In this issue . . .
Q: Can you separate the illogic from the logic?
A: One of the most common fallacies committed by evolutionists on the Internet is the fallacy of the question-begging epithet. This could be considered a specific sub-type of begging the question (the fallacy of merely assuming what one is trying to prove).
With the question-begging epithet, the arguer uses biased (often emotional) language to persuade people rather than using logic. For example, if a reporter said,
“This criminal is charged with violently murdering the innocent victim,”
she would be using a question-begging epithet because she has used biased language to make a case that is not yet logically established. It would have been more objective for her to say,
“This suspect is charged with killing the other person.”
Some great examples of question-begging epithets can be found on some evolution internet sites—particularly forums or blogs. I saw one example where an evolutionist wrote,
“Our department is becoming infested with creationists.”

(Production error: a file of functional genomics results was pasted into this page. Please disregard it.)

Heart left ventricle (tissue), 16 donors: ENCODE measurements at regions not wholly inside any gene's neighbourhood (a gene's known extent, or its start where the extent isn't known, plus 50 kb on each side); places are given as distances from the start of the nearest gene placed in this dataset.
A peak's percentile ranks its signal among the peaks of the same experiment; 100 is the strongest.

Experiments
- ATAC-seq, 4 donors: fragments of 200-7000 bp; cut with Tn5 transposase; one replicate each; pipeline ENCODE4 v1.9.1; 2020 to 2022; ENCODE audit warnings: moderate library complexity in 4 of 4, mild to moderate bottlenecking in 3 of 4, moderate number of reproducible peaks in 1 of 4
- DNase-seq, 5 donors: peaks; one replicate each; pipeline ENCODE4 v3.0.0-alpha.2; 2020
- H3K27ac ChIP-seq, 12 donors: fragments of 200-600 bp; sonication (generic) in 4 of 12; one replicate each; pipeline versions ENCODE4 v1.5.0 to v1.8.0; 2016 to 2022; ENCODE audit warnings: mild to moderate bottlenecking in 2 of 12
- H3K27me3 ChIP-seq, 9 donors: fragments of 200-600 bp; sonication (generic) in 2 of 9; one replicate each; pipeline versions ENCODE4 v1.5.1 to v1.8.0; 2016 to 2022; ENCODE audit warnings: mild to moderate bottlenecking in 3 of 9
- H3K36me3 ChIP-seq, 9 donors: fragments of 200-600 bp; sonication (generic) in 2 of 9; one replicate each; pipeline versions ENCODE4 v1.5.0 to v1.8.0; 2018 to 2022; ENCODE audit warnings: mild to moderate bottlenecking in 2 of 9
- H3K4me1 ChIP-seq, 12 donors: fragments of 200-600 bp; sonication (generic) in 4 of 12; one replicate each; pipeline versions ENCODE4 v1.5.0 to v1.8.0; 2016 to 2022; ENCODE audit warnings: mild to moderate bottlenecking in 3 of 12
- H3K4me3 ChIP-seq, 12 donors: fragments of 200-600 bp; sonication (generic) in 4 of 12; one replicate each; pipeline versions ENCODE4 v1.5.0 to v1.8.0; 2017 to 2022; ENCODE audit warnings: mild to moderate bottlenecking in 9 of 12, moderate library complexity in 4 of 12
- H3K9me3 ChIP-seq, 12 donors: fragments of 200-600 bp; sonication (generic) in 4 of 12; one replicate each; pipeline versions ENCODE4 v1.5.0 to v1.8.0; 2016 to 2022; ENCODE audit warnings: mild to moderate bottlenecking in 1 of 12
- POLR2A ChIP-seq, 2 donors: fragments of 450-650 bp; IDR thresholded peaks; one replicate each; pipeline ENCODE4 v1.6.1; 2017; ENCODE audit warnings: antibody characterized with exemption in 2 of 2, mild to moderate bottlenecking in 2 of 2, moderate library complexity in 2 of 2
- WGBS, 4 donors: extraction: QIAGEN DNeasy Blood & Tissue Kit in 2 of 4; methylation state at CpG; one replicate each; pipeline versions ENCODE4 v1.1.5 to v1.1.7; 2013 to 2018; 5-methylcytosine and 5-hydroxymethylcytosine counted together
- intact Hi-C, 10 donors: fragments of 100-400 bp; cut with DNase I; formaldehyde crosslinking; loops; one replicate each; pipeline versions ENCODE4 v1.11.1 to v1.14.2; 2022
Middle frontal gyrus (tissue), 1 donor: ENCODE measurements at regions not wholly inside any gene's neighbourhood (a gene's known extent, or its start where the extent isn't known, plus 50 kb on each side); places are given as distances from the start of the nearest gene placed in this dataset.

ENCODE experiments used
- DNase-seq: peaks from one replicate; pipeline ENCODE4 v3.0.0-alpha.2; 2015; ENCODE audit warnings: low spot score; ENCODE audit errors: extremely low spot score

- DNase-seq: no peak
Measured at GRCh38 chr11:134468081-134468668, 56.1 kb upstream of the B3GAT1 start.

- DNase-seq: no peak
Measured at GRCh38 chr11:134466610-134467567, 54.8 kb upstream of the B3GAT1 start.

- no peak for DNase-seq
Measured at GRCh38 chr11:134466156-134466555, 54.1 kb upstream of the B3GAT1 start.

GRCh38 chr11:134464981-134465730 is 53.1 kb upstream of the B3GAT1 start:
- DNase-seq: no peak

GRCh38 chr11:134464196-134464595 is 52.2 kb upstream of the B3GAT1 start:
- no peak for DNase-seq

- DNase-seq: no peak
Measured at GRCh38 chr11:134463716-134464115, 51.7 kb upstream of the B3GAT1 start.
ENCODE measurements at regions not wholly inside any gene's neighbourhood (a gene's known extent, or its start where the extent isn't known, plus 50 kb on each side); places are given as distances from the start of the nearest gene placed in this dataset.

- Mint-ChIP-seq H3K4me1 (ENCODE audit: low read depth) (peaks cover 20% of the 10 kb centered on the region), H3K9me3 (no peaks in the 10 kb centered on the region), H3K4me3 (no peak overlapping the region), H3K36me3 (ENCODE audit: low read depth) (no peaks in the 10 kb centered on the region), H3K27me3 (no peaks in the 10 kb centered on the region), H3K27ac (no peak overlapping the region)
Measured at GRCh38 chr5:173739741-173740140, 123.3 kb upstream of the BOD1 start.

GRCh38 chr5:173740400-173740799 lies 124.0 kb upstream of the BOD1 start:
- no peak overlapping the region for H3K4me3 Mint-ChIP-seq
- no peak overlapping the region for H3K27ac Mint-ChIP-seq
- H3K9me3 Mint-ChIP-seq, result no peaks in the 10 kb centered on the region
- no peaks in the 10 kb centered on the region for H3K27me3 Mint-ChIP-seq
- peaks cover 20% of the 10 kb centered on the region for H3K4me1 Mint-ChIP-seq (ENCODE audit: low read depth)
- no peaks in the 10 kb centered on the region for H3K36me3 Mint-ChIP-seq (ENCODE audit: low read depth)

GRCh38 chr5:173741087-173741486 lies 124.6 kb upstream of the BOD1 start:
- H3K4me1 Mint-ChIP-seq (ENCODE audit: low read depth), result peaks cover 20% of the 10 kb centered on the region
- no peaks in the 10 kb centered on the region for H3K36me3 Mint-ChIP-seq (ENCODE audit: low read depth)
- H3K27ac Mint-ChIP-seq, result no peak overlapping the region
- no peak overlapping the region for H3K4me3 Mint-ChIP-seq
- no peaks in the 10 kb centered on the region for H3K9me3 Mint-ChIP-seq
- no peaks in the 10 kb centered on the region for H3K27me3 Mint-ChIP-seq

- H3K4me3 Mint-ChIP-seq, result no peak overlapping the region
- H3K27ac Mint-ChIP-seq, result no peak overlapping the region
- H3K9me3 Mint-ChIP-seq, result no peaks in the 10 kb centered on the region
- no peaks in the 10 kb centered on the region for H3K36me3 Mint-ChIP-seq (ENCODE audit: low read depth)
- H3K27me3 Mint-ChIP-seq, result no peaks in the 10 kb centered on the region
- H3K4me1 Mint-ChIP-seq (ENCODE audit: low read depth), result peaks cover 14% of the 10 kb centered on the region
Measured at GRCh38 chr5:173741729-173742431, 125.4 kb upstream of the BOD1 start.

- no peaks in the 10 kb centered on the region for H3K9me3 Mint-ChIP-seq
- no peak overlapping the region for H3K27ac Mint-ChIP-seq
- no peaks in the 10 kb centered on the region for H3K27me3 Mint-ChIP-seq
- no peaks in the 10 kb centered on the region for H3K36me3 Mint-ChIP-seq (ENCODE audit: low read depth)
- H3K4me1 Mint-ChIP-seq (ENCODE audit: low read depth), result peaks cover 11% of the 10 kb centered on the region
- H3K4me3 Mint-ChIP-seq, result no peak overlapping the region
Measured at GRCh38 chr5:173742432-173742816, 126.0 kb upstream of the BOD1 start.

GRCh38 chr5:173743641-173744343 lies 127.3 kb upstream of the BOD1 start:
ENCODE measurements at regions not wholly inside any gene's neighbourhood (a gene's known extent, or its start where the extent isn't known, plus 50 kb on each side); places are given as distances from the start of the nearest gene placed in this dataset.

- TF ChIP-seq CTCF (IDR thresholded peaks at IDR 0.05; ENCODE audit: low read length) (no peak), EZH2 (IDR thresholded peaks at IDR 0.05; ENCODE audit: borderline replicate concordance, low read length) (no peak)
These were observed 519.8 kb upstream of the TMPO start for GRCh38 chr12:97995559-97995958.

The word infested is emotionally charged and portrays creationists in a bad light without making any argument for this. Another writer stated,
“To be a creationist, you’d have to ignore tons of scientific evidence.”
This remark is the fallacy of the question-begging epithet because it uses biased language (and not logic) to suggest that scientific evidence supports evolution.
Continue reading The Fallacy of the Question-Begging Epithet as Dr. Jason Lisle uses examples to explain why the question-begging epithet is “one of the most common fallacies committed by evolutionists on the Internet.” It’s the fifth article in our Logical Fallacies series.
News to Note Quick Look
They’re catching on: “Creationists will have a field day with this one,” writes one blogger on the news. Bingo. Read more.
The demise of WASP-18b: A recently discovered exoplanet may have been found just in the nick of time—in time for us to witness its demise, that is. Read more.
Also: meet chickenosaurus, Dawkins’ crusade, have your say, and don’t miss . . . . Read more.
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